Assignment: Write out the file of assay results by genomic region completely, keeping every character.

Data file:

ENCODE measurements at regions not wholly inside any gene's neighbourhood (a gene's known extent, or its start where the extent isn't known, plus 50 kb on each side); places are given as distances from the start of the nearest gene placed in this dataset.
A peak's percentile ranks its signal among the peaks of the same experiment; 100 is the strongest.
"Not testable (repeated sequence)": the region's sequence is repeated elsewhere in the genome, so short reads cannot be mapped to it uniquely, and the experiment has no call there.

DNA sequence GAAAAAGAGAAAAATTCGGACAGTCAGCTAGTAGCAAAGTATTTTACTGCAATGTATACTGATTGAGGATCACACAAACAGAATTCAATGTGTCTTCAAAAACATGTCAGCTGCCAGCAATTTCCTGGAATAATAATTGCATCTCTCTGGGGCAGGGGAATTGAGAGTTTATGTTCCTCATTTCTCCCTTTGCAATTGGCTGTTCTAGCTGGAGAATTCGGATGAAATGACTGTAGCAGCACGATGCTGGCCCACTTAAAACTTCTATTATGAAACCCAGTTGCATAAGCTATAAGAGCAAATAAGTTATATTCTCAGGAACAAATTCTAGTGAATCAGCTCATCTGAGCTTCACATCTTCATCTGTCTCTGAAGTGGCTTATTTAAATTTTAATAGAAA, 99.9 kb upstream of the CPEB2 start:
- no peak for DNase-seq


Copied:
ENCODE measurements at regions not wholly inside any gene's neighbourhood (a gene's known extent, or its start where the extent isn't known, plus 50 kb on each side); places are given as distances from the start of the nearest gene placed in this dataset.
A peak's percentile ranks its signal among the peaks of the same experiment; 100 is the strongest.
"Not testable (repeated sequence)": the region's sequence is repeated elsewhere in the genome, so short reads cannot be mapped to it uniquely, and the experiment has no call there.

DNA sequence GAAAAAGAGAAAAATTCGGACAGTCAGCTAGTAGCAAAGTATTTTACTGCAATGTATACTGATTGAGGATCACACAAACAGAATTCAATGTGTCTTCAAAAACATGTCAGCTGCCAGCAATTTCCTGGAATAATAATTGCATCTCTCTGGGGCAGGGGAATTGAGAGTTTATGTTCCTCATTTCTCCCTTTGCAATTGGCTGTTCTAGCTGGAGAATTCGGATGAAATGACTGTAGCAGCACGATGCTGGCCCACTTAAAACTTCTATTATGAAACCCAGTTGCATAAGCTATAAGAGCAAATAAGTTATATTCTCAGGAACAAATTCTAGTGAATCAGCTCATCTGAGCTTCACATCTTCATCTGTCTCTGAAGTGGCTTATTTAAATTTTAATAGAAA, 99.9 kb upstream of the CPEB2 start:
- no peak for DNase-seq